I knew I was in trouble.
With more than fifty riders all around me and my front wheel in the air while leaning into a corner was NOT a position I ever want to find myself again….
After shattering all of my power records just three days ago I knew I had the form. After getting dropped after 10min during the 2013 Ronde van Amstelveen, I was aware I was still a student in the art of racing bicycles.
They say first impressions can be deceiving…they, whoever ‘they’ might be, are usually correct. From the first glimpse I could get of the course, it was not going to be that challenging, just some brick pavement, couple of turns and some asphalt. Repeat for 1h15min and you are done. Easy!
Well, unlike previous times, as soon as the Masters race was finished the officials lined us all up, no warmup lap and no chance to check out the course. Oh well, I’ll figure it out as we go.
And we went….fast, very very fast. What seemed like smooth brick pavement was beating me and trying to knock the handlebars out of my hands. Than the first corner came…
“Take it wide” as a teammate advised me before the start. I took it wide and like a bouncing rodeo horse, a road irregularity shot my front wheel into the air!
I landed and nobody at the front seemed to care; the pace was furious. Second corner, finally on the asphalt. The peloton was strung out in one line and we were onto the finish straight again. Back to the fabled first corner and as I took it wide, I was going way too fast and I almost went directly into the curb…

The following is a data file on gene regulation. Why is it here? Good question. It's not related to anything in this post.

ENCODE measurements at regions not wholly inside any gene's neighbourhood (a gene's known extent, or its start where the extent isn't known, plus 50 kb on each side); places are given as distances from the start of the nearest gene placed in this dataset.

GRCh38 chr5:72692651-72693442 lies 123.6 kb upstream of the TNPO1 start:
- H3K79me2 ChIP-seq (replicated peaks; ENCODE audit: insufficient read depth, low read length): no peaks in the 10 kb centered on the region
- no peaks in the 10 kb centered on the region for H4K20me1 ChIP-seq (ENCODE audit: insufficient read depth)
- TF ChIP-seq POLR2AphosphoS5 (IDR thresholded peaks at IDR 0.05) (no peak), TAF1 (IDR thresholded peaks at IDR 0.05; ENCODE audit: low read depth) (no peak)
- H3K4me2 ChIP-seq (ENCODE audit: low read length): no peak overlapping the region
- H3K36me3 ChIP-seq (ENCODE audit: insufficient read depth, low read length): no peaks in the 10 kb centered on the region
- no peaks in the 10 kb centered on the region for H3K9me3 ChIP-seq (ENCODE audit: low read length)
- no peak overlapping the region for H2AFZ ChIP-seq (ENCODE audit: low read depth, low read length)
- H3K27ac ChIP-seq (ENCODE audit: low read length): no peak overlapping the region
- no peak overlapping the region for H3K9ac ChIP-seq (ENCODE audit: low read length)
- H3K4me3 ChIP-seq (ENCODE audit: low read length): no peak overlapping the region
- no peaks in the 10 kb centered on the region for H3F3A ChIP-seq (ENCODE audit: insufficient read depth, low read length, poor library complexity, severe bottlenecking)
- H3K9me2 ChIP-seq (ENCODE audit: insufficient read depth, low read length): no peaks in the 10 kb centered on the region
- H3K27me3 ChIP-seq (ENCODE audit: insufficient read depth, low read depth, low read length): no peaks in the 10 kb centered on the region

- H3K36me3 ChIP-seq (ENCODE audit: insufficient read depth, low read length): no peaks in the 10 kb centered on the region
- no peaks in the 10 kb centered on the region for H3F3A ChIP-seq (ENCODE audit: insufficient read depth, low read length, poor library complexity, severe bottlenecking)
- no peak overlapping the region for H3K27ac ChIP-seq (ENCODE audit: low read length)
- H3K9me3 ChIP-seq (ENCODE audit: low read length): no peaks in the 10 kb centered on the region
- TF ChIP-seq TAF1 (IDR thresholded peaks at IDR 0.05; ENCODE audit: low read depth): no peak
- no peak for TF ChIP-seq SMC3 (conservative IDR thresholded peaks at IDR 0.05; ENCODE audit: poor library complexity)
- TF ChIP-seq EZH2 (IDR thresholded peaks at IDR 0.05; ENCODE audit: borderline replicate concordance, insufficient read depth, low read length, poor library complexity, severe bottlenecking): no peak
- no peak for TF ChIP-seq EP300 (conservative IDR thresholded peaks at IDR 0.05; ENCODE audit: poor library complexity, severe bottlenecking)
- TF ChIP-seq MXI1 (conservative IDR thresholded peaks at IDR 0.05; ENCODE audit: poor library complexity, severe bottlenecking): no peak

I knew whoever my guardian angel was that day, was not going to give me a third chance. It was only the second lap I had two near misses, it was one of those days. Whoever was driving the pace at the peloton, was certainly having his best legs. The group was splitting and a couple of more laps where I was so scared to take a corner fast, I was dropped together with a couple of more riders. More and more riders were just leaving the race.
Bicycle racing, as I learned very fast, unlike any other sports I have tried, involves paying your dues and by that I mean not being able to ride in a race with the others until you learn the tricks of the trade. That doesn’t mean getting off the bike and going home.
A bad workout is only the one that didn’t happen!
So I got low and dug deeper. Lap after lap I kept driving the pace and every time I passed the finish line my teammates that had already finished their races in the earlier categories were cheering me up. I could feel getting the hang of it, and what once seemed an impossible corner I was carving better and faster.
I wasn’t coming back into the peloton, however, I was getting race experience. Being in a smaller group was certainly helping. Soon an hour passed and I called it a day; I have done my (race) training. I rolled past the race officials at the starting line, they gave me a big smile and affirmative nod. I left the race and I was happy. It is always what you take out of it – whether it is throwing the towel after 5 minutes or doing your own race and coming a better rider afterwards. Respect is earned on the days when cobbles are cruel and the pace is hot!
Race Photos (Credit to Klaas Groot)